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Global Range: (20,000-2,500,000 square km (about 8000-1,000,000 square miles)) This darter has a spotty distribution in the Ohio River basin from northwestern Pennsylvania (upper Allegheny River and French Creek) and western New York through Ohio (Big Darby and Deer Creeks, Scioto basin) to north-central Indiana (upper Wabash River, East Fork White River, and Blue River) and south to West Virginia (middle section of the Elk River system) and Kentucky (Trautman 1981, Osier 2005, Simon 2005, Page and Burr 2011). Species is now absent from much of former range (Kuehne 1983).

Extent of occurrence is roughly 200,000 square kilometers, but the species is absent from the vast majority of this area.

U.S. States and Canadian Provinces

Due to latency between updates made in state, provincial or other NatureServe Network databases and when they appear on NatureServe Explorer, for state or provincial information you may wish to contact the data steward in your jurisdiction to obtain the most current data. Please refer to our Distribution Data Sources to find contact information for your jurisdiction.
Color legend for Distribution Map
Endemism: endemic to a single nation

U.S. & Canada State/Province Distribution
United States IN, KY, NY, OH, PA, WV

Range Map
No map available.


U.S. Distribution by County Help
State County Name (FIPS Code)
IN Carroll (18015)*, Crawford (18025), Daviess (18027), Dubois (18037), Fulton (18049)*, Harrison (18061), Lawrence (18093), Martin (18101), Pulaski (18131), Washington (18175)
KY Adair (21001), Allen (21003)*, Barren (21009)*, Breathitt (21025), Edmonson (21061), Green (21087), Harrison (21097)*, Hart (21099), Leslie (21131)*, Metcalfe (21169), Monroe (21171)*, Simpson (21213)*, Warren (21227)
NY Chautauqua (36013)
OH Coshocton (39031)*, Franklin (39049), Knox (39083), Pickaway (39129), Ross (39141)*
PA Crawford (42039), Erie (42049), Forest (42053), Mercer (42085), Venango (42121), Warren (42123)
WV Clay (54015), Webster (54101)
* Extirpated/possibly extirpated
U.S. Distribution by Watershed Help
Watershed Region Help Watershed Name (Watershed Code)
04 Upper Genesee (04130002)*
05 Middle Allegheny-Tionesta (05010003)+, French (05010004)+, Shenango (05030102)+*, Mahoning (05030103)*, Walhonding (05040003)+, Elk (05050007)+, Upper Scioto (05060001)+, Lower Scioto (05060002)+, South Fork Licking (05100102)+*, North Fork Kentucky (05100201)+, Middle Fork Kentucky (05100202)+*, Upper Kentucky (05100204), Upper Green (05110001)+, Barren (05110002)+, Middle Wabash-Deer (05120105)+*, Tippecanoe (05120106)+, Lower East Fork White (05120208)+, Blue-Sinking (05140104)+
+ Natural heritage record(s) exist for this watershed
* Extirpated/possibly extirpated
U.S. Distribution by Watershed (based on multiple information sources) Help
Ecology & Life History
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Basic Description: A 3-inch fish (darter).
General Description: A medium-sized darter (reaching two or three inches total length), with a laterally compressed body, sharply pointed snout, and scattered small spots (red, edged with black on males and brown or black on females) along the side of the otherwise gray body. Fins are speckled with dark spots, and the fins of breeding males are dark so that the speckles are obscured. Dorsal spines 11-13; dorsal soft rays 10-14; and lateral-line incomplete, with 54-64 pored scales and 1-10 unpored scales toward the posterior.
Diagnostic Characteristics: Spotted darters are most similar to bloodfin and wounded darters (E. sanguifluum and E. vulneratum) but probably not sympatric with either. Bluebreast darters are potentially sympatric with spotted darters and also similar. Bluebreast darters are separated from bluebreast darters by the narrow, black margin found on the edges of the second dorsal, caudal and anal fins. These are lacking in spotted darters. Bluebreast darters also have a more blunt snout than spotted darters, and the red spots on the male's sides do not have the black edge around them that the do on spotted darters. Young spotted darters may also be confused with tippecanoe darters, but tippecanoe darters have a dark vertical bars on their sides, and a prominent one in front of the caudal fin; females have two light spots on the base of the caudal fin.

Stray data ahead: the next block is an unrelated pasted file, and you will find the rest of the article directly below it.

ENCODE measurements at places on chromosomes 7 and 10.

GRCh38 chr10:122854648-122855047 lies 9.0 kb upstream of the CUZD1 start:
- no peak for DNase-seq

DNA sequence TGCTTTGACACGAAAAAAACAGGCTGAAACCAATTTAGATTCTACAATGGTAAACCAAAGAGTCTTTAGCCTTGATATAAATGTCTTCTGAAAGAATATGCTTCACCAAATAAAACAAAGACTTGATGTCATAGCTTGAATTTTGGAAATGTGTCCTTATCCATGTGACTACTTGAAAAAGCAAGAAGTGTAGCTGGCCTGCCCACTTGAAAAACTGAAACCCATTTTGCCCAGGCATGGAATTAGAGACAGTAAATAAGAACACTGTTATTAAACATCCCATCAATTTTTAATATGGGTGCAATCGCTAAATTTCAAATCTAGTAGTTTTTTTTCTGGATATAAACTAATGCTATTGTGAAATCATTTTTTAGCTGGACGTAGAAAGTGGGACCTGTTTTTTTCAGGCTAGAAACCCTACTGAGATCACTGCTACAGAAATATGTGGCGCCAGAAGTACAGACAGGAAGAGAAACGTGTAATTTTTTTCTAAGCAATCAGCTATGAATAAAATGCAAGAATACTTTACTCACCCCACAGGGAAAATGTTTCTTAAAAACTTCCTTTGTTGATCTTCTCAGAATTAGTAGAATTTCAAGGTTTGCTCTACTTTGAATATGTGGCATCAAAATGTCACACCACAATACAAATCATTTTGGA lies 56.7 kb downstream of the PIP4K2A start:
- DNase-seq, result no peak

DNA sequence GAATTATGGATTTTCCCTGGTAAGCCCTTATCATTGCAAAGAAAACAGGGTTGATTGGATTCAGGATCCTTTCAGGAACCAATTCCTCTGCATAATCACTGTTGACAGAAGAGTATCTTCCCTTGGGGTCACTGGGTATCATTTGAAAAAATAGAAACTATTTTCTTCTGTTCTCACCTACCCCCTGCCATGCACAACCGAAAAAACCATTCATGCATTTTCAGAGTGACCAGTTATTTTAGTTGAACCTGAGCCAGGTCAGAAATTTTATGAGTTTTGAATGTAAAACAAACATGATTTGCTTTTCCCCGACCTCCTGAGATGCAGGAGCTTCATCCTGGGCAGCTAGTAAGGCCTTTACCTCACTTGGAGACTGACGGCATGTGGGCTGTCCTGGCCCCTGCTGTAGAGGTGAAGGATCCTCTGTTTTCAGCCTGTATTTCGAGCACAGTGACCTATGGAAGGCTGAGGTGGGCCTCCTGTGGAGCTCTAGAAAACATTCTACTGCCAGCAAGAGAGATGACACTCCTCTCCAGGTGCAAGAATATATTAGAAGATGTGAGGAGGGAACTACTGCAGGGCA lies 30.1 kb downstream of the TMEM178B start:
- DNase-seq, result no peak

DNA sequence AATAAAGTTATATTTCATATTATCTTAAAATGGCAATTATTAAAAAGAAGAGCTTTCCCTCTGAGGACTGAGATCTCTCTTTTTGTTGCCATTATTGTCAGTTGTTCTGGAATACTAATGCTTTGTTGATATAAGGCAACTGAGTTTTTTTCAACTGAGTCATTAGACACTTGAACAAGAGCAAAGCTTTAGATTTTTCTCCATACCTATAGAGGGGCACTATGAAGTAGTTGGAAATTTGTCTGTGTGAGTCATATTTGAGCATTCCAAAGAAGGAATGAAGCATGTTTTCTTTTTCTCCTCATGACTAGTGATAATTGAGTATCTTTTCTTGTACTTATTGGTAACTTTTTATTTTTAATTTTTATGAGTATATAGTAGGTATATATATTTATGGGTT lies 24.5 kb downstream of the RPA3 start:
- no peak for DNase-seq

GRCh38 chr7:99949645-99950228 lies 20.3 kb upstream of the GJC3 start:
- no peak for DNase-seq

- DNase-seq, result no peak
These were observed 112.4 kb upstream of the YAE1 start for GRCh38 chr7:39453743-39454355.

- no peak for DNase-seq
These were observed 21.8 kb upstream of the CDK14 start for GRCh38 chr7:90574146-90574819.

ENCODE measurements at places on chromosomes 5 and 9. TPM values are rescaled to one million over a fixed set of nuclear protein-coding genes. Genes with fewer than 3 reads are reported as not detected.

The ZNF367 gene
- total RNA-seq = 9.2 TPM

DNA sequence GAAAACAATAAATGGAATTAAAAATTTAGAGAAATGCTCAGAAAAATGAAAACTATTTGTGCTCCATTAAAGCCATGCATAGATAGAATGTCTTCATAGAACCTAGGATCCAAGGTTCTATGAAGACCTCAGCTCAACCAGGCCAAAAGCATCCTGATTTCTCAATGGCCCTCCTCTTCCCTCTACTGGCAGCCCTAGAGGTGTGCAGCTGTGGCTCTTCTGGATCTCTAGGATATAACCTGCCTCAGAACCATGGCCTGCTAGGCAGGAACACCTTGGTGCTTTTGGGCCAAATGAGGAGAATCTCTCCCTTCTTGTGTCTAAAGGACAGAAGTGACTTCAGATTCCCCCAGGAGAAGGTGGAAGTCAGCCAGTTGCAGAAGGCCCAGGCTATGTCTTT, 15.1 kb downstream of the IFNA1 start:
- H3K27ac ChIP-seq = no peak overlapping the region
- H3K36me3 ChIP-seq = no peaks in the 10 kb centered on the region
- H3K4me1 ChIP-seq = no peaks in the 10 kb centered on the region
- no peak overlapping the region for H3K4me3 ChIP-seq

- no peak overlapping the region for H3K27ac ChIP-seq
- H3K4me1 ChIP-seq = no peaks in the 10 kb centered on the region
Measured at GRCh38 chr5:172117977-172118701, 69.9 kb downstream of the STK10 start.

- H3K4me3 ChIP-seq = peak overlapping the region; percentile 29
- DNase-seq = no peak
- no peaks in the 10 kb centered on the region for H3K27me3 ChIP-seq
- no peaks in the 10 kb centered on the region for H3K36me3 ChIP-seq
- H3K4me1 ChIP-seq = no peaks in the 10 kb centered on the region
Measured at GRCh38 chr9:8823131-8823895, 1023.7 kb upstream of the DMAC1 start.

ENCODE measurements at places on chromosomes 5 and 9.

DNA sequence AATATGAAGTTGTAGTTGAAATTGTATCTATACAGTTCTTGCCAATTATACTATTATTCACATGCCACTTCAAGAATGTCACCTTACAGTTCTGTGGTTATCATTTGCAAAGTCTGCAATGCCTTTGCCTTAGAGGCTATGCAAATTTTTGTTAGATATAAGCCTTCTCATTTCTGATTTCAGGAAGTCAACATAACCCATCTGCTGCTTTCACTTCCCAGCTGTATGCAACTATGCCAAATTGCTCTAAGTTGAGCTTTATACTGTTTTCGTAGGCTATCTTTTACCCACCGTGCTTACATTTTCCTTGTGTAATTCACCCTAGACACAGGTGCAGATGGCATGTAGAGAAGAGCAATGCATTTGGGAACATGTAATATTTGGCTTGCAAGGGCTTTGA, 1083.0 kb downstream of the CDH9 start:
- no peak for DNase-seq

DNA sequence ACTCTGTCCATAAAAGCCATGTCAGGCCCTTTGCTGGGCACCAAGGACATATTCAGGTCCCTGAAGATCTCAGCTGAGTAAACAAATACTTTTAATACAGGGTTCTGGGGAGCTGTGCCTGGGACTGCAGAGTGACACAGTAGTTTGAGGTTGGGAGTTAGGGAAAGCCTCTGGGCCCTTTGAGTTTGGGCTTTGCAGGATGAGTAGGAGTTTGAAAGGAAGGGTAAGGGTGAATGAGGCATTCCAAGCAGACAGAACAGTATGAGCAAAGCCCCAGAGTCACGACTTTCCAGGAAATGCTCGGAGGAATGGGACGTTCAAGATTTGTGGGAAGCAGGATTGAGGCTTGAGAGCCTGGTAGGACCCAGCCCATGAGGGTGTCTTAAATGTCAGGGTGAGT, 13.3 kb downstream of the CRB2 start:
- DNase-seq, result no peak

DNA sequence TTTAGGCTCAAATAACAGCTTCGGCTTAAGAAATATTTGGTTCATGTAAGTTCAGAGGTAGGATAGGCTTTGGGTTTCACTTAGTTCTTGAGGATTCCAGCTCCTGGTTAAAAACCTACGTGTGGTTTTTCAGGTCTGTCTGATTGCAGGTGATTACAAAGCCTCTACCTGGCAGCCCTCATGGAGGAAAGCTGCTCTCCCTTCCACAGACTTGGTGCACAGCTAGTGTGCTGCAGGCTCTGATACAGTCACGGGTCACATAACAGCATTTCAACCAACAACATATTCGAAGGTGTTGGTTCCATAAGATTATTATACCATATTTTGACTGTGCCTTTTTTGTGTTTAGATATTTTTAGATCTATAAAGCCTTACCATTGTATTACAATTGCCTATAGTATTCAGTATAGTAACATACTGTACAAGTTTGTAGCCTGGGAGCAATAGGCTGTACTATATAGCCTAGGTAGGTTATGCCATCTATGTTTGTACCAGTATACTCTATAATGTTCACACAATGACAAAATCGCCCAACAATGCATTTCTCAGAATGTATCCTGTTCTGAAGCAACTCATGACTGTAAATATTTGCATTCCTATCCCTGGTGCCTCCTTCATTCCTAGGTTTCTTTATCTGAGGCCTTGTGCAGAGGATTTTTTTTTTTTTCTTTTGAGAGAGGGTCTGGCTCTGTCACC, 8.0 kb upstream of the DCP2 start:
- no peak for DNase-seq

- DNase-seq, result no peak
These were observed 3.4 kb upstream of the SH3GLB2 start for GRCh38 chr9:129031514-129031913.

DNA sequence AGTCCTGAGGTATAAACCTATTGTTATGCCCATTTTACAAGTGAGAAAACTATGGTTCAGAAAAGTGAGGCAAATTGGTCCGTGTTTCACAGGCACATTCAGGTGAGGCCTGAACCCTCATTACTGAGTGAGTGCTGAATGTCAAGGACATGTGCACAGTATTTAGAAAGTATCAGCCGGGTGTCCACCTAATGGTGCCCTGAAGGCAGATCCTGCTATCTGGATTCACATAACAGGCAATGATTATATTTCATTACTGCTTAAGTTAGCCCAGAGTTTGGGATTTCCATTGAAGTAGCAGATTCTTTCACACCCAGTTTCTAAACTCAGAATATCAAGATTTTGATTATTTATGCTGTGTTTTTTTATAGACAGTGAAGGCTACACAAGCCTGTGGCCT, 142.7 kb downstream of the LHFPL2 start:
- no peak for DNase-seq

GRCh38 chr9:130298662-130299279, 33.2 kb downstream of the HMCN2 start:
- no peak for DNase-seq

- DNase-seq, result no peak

Reproduction Comments: Life history information was summarized by Page (1983), Kuehne and Barbour (1983), and Raney and Lachner (1939); some of these summaries include data on bloodfin and wounded darters, as these taxa formerly were not separated from spotted darters.

Spawns late May to late June or July. Eggs guarded by male. Female spawns several times each season. Females can apparently spawn with more than one male, and a single male's nest may contain eggs from several different females. Females apparently sexually mature in 2 years in Pennsylvania; longevity probably maximum of 4 years (Page 1983, Kuehne and Barbour 1983, Bart and Page 1992). Raney and Lachner (1939) reported that hatchling spotted darters average 5-6 mm and reach about 25 mm by their first fall. Reaches about 30 mm by age one (females), 44-48 mm by age two (both sexes), and about 50 mm by age three (females) (Page 1983).

Ecology Comments: Bowers et al. (1992) estimated spotted darter population at six sites in a stream in New York during two consecutive years. At sites where spotted darters were found, densities ranged from 0.002 to 0.136 individuals per sq m. At some sites, these densities varied considerably from one year to the next. Overall, the abundance of spotted darters in French Creek was described as "moderate to low." spotted darters accounted for 6.3% to 0.2% of the darter composition in this stream in 1985 to 1989, respectively (Bowers et al. 1992). The population surveyed by Bowers et al. is at the northern extreme of the range, and these data may not be comparable with other populations. Other localities where population densities or annual and seasonal fluctuations in population size have been recorded are not known. Dispersal distances, home range size, non-breeding coloniality/sociality, major predators, competitors, parasites, age-specific survival rates, and other significant ecological factors are unknown.